Don't look for everyone to arrive on the 18th and leave on the 21st, however. Quite a few of the people associated with the convention will combine it with vacation and thus come a few days early and/or leave a few days late. Ms. Davidson believes that areas as far away as Cedar Point will be feel the impact. She urged surrounding counties like Lake and Lorain to do an inventory on what they have to offer and start publicizing it.
Other things that we should make note of include about ten to 15 republican committee people (to start with) will set up shop in Cleveland this March and start working with local leaders on such matters as transportation, local business participation, etc. Another thing that will happen in March is that the secret service, who is in charge of the security for the convention, will start working with local law enforcement agencies in planning their operations. To be sure, security will be tight but there will most definitely be free speech zones for demonstrators which Ms. Davidson says are a vital part of democracy. Lastly, by tradition, the summer meeting of the RNC takes place in the city of the convention the year before the convention so we can expect 200 people here in August, 2015.
During lunch, we sat with Ms. Jocelyn Rosnick and Ms. Susan Becker of the American Civil Liberties Union of Ohio Foundation and talked we talked about the need for free speech zones which Ms. Davidson addressed in her speech. Joining us at our table were Mr. Patrick G. Manning of Capital Planners, who we have talked to at several other events and his friend, Mr. Mike Miller, Vice President of the Music Box Supper Club in the flats. We told Mr. Miller how much we enjoyed the going to the Supper Club for the Plexus holiday party and we had a good discussion about the opportunities that the convention will offer for local businesses. We visited with former Ohio State Senators Patrick Sweeney and Grace Drake and really liked it when Ms. Davidson acknowledged former Senator Sweeney by saying that "you can always count on Pat to support his community" and he thanked her.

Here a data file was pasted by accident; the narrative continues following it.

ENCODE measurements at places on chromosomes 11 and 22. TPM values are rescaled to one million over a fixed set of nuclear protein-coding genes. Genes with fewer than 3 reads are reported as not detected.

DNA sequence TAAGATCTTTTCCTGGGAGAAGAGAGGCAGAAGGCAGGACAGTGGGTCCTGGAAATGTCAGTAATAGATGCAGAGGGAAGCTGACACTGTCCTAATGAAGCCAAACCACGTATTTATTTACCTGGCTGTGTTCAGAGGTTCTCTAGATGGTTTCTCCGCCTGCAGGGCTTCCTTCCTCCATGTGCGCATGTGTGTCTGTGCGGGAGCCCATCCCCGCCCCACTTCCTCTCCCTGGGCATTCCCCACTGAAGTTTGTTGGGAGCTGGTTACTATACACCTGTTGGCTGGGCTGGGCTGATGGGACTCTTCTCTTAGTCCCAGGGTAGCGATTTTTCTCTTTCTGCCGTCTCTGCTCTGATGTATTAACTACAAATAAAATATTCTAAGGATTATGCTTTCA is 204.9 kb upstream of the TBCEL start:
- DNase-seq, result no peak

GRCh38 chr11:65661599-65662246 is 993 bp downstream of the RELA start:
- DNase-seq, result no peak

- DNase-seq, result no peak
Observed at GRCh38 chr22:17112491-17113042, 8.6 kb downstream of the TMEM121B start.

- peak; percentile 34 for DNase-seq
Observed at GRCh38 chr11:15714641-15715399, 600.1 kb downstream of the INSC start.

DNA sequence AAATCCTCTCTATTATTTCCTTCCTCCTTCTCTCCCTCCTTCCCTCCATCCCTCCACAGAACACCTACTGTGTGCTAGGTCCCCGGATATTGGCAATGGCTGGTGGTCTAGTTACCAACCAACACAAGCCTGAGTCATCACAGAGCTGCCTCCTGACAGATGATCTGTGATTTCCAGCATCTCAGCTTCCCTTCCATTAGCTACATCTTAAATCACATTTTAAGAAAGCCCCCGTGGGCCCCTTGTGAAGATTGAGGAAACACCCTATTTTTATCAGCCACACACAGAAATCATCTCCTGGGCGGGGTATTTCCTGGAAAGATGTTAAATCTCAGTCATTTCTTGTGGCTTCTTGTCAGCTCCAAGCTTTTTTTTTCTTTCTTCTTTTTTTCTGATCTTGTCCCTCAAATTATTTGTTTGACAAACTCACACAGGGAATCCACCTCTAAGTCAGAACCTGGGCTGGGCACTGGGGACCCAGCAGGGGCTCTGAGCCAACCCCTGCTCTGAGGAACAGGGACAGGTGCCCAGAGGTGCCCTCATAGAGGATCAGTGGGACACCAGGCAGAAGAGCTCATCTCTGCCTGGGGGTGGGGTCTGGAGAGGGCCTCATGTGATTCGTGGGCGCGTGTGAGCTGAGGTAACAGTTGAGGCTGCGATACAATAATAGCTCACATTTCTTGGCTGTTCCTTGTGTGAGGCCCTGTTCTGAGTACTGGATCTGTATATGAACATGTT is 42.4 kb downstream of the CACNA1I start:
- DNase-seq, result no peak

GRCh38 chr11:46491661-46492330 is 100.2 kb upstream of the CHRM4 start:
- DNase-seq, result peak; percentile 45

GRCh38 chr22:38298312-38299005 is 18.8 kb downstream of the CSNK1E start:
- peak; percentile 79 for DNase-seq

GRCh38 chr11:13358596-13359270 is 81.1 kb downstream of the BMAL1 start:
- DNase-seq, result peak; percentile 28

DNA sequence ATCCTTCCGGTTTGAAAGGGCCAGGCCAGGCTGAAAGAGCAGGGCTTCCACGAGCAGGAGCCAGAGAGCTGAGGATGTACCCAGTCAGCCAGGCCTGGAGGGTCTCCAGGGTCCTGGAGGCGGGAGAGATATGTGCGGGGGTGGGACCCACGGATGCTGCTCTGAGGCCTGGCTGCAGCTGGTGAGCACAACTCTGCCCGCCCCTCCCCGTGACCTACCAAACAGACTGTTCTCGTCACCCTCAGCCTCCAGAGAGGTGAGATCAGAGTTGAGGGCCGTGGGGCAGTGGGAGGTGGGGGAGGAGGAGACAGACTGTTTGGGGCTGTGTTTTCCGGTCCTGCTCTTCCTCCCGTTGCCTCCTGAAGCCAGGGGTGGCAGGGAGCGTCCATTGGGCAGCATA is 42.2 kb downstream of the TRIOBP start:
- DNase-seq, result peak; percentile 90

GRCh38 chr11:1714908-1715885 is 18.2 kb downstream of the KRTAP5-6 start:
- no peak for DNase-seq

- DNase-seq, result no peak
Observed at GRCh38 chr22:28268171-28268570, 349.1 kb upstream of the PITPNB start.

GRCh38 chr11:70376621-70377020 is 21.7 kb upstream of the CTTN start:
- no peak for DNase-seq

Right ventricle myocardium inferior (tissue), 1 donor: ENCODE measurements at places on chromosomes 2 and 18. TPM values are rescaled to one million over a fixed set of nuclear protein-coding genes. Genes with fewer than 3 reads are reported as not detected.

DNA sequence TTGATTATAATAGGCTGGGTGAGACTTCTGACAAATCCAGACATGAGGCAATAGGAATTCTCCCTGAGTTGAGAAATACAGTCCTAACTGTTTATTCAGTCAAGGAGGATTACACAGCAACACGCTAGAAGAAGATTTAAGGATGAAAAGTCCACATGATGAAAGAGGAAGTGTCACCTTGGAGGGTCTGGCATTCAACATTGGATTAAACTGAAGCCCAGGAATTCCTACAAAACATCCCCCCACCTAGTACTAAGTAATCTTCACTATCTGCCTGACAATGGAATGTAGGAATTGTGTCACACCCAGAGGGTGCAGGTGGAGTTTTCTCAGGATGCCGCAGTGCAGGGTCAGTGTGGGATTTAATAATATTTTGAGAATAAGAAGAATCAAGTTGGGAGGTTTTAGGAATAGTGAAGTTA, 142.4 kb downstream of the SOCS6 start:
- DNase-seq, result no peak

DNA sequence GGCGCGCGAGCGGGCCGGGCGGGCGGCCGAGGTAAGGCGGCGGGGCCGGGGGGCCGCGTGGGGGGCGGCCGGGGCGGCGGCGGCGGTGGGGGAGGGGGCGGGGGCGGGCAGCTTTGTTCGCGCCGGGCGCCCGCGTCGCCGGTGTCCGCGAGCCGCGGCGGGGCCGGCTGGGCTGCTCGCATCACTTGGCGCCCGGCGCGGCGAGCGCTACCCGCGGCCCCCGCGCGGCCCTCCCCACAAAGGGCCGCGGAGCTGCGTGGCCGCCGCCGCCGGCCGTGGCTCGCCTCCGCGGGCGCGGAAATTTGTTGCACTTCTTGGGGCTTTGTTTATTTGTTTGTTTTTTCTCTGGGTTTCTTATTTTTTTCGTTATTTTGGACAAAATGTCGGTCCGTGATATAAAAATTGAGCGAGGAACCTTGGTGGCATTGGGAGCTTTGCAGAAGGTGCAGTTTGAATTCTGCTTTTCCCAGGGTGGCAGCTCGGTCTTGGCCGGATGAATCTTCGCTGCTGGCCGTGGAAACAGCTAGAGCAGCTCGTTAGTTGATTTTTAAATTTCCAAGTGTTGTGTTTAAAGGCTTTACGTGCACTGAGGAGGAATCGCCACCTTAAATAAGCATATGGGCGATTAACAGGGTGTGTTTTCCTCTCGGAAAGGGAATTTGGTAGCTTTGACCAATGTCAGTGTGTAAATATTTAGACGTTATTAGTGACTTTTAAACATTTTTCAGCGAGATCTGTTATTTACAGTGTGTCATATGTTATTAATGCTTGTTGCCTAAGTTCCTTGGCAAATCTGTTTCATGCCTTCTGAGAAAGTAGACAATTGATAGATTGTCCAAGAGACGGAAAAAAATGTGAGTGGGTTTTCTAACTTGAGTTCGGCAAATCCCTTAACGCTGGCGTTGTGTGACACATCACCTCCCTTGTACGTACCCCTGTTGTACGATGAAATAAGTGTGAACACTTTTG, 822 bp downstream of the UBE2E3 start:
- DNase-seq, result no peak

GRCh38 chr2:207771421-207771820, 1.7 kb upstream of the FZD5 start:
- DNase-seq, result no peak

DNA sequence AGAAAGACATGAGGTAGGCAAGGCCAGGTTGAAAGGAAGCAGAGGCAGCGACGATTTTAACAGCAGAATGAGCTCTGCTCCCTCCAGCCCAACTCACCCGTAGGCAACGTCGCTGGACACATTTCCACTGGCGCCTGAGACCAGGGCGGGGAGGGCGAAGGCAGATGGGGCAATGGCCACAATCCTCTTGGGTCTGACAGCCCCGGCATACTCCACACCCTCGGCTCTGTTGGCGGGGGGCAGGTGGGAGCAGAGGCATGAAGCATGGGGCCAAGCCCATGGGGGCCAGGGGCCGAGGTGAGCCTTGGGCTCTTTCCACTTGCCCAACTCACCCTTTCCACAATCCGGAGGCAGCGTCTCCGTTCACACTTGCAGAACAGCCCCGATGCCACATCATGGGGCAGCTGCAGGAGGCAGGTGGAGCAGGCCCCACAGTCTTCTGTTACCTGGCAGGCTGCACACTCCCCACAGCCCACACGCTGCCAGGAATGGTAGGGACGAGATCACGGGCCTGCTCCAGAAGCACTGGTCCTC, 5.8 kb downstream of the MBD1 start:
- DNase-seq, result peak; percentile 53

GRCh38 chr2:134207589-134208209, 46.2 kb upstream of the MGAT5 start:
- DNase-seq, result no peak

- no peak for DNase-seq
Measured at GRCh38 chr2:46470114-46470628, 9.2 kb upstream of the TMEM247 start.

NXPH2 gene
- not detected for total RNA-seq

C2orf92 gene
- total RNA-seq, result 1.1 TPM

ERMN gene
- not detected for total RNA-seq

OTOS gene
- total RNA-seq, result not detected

Former U.S. Senator George Voinovich once said of Ms. Davidson that "history will report that no woman in Ohio history has accomplished what she has" and from what we saw on this day at the City Club, she seems up to the enormous job ahead of her. Along these lines, she smiled and said that she isn't losing any sleep at this point but that doesn't mean that she will not later on as the dates of the 2016 convention grow closer. Moreover, Ms. Davidson really believes in what she is doing and she urged Clevelanders to look forward to the upcoming convention "with excitement because it is a chance to see American Democracy at work."